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Review: Oscar Winner 'In A Better World' Morally Complex, Well Made, But Not Quite Transformative

The Playlist By Kimber Myers | The Playlist March 30, 2011 at 4:19AM

When you see Susanne Bier’s “In a Better World” and people ask you if you had a good time at the movies, the answer will most certainly be “no.” Like Bier’s other work (notably “Brothers,” “Open Hearts,” “Things We Lost in the Fire” and “After the Wedding”), this 2010 Danish Oscar winner for Best Foreign Film is a serious, emotional drama about how tragedy simultaneously unites and divides us. There’s little enjoyment or entertainment to be had--and there isn’t meant to be--but Bier has crafted another solid film, and it’s easy to see why “In a Better World” won the votes of the mind-numbingly traditional Academy Award voters, particularly against the jaw-dropping Greek oddity “Dogtooth.”
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When you see Susanne Bier’s “In a Better World” and people ask you if you had a good time at the movies, the answer will most certainly be “no.” Like Bier’s other work (notably “Brothers,” “Open Hearts,” “Things We Lost in the Fire” and “After the Wedding”), this 2010 Danish Oscar winner for Best Foreign Film is a serious, emotional drama about how tragedy simultaneously unites and divides us. There’s little enjoyment or entertainment to be had--and there isn’t meant to be--but Bier has crafted another solid film, and it’s easy to see why “In a Better World” won the votes of the mind-numbingly traditional Academy Award voters, particularly against the jaw-dropping Greek oddity “Dogtooth.”

There’s little flash or surprise in Bier’s latest well-shot film, but plenty of substance. While it concentrates on the effects of trauma in our lives, it also focuses on the universality of cruelty and people’s responses to it. Hatred is not a trait limited by age, geography, or circumstance, and so-called "developed countries" can be just as savage as their supposed developing brethren. “In a Better World” begins in an unnamed country in Africa where Anton (Mikael Persbrandt, “Everlasting Moments”) is a Swedish doctor who works in a refugee camp, treating the sick and wounded. He is shocked when a young woman arrives with horrific injuries created by a sadistic butcher called Big Man.


When Anton returns home to Denmark, he finds his young son, Elias (Markus Rygaard) is a victim of taunting and bullying at school. But when Elias meets a fellow outsider named Christian (William Jøhnk Juels Nielsen), they band together against the older, larger aggressor. Both boys are also experiencing emotional pain outside the school walls: Elias struggles with the divorce of his parents on the horizon, while Christian has just moved to Denmark from the United Kingdom after his mother died of cancer. They stand up to the bully with the philosophy of “an eye for an eye,” but both Christian’s father Claus (Ulrich Thomsen, “The International”) and Elias’s parents question the validity of their response.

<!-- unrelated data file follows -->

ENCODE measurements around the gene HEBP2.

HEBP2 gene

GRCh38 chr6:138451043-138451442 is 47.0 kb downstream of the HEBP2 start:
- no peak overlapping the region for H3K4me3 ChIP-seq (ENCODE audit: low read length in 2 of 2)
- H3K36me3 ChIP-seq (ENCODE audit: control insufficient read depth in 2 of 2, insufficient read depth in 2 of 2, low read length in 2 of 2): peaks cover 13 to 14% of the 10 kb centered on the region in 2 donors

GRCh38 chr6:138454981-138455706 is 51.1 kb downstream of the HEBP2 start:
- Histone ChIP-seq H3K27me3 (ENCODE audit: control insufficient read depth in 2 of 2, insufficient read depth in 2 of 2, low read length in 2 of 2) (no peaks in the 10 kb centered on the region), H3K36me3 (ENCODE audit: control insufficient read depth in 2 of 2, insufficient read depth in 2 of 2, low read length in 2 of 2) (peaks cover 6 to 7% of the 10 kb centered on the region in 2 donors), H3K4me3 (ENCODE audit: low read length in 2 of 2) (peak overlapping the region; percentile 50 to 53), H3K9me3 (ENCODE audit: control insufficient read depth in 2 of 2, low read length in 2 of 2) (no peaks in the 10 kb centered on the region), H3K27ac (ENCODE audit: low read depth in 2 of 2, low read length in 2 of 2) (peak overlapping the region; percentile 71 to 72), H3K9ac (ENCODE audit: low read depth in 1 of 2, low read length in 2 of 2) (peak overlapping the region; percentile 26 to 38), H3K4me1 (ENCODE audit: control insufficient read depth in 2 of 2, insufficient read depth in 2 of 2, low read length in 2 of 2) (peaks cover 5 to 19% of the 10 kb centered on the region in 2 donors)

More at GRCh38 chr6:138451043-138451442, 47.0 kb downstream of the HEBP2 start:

“In a Better World” is a morally complex film that raises questions not only about the existence of violence, but also how we respond to it. Giving too much of the plot away threatens to take away its emotional and intellectual heft, but it can be said that there are no easy answers as the narrative progresses, moving between Denmark and Africa. It veers dangerously close to didactic at times, but there’s always enough subtlety to keep the proceedings from being too simplistic or preachy.

The performances in “In a Better World” are especially nuanced and keep it from descending into melodrama. In particular, the interaction between Persbrandt’s Anton and his estranged wife Marianne (Trine Dyrholm, “Troubled Water”) feels entirely genuine. Their relationship balances precariously on their enduring connection and an event that threatens to ultimately separate them, and the actors interact with incredible, painful realism. Persbrandt is particularly magnetic, demonstrating why he has been a such a fixture in his native Sweden and beyond. The two primary child actors, Rygaard and Nielsen, never feel precocious or coached when they’re in front of the camera; instead their performances feel like anything but.

If you’ve seen Bier’s other work, frequent collaborations with screenwriter Anders Thomas Jensen, then nothing here truly surprises. She deserves praise for making well-crafted movies for adults that look gorgeous (thanks to the cinematography of “After the Wedding”’s Morten Søbor) and ably mine human emotions and behavior, but “In a Better World” ultimately fails to be truly transformative. We want to lose our cynicism long enough to believe Bier made the film with more in mind than winning awards and acclaim, but her drama appears to be the Danish equivalent of “The King’s Speech” when it comes to awards-baiting. She takes heavy, sobering material with a global reach and combines that with impressive, sweeping shots and a highly-praised international cast, but “In a Better World” never takes an adventurous leap and becomes more than the sum of its very well-made parts. [B]

This article is related to: Actors, Foreign Films, Review, Foreign Directors, Mikael Persbrandt, In A Better World, Susanne Bier


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